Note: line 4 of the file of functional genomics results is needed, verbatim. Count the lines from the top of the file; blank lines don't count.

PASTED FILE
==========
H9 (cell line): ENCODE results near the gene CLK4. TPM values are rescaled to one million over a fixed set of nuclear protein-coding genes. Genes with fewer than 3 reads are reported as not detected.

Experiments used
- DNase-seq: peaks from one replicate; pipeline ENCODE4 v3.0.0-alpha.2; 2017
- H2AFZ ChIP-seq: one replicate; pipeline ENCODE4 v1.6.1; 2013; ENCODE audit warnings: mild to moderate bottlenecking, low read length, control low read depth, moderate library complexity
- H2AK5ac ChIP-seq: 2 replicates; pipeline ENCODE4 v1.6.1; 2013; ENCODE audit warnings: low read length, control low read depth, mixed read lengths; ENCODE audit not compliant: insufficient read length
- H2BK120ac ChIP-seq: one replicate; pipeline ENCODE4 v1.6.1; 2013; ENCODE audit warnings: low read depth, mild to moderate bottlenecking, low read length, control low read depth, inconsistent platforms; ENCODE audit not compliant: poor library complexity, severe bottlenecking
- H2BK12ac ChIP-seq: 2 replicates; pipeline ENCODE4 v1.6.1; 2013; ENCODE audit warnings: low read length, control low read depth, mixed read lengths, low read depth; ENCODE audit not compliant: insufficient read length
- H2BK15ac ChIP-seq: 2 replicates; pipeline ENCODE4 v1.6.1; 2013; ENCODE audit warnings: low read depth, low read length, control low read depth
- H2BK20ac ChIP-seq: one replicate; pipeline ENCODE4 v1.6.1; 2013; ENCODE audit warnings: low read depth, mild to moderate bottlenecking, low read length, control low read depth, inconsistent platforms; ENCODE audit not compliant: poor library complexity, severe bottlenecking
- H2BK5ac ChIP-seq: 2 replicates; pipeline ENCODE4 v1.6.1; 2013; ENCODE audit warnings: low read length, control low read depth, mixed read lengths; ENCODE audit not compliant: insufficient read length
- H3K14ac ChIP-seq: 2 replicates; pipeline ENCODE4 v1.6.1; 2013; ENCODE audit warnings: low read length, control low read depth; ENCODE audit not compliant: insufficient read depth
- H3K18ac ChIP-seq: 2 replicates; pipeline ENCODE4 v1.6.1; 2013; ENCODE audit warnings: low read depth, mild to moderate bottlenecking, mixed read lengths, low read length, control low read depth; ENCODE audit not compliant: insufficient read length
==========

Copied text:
- H2AFZ ChIP-seq: one replicate; pipeline ENCODE4 v1.6.1; 2013; ENCODE audit warnings: mild to moderate bottlenecking, low read length, control low read depth, moderate library complexity